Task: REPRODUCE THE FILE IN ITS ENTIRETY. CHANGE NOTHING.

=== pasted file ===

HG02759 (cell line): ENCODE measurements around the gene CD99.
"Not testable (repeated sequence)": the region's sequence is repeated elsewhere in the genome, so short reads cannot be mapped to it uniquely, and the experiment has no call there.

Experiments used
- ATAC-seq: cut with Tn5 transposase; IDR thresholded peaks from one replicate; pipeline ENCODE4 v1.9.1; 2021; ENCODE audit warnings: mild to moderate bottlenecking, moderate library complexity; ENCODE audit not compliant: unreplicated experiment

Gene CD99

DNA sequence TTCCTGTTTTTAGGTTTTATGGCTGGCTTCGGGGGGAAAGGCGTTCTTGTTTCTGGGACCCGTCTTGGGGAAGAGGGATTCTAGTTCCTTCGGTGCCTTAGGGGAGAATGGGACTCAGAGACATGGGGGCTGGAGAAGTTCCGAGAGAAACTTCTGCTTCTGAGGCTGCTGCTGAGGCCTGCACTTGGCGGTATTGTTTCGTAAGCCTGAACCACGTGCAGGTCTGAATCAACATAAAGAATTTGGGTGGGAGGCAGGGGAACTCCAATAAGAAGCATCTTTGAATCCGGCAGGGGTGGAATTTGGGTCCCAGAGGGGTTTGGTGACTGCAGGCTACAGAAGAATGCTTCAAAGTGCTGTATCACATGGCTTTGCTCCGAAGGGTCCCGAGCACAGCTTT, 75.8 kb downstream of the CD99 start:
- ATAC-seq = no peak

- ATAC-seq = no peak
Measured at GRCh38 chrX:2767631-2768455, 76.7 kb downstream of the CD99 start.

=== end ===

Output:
HG02759 (cell line): ENCODE measurements around the gene CD99.
"Not testable (repeated sequence)": the region's sequence is repeated elsewhere in the genome, so short reads cannot be mapped to it uniquely, and the experiment has no call there.

Experiments used
- ATAC-seq: cut with Tn5 transposase; IDR thresholded peaks from one replicate; pipeline ENCODE4 v1.9.1; 2021; ENCODE audit warnings: mild to moderate bottlenecking, moderate library complexity; ENCODE audit not compliant: unreplicated experiment

Gene CD99

DNA sequence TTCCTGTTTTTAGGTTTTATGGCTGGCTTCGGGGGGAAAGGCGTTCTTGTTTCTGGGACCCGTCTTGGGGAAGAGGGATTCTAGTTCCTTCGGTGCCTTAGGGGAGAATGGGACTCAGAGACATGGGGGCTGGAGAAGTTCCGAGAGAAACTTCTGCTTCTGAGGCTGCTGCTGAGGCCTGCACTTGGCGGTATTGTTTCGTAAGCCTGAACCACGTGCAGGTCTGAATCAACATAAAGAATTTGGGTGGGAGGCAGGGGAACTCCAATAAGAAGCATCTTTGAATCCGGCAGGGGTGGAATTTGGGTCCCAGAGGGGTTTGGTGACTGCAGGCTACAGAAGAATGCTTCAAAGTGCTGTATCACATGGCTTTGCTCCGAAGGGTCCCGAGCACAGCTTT, 75.8 kb downstream of the CD99 start:
- ATAC-seq = no peak

- ATAC-seq = no peak
Measured at GRCh38 chrX:2767631-2768455, 76.7 kb downstream of the CD99 start.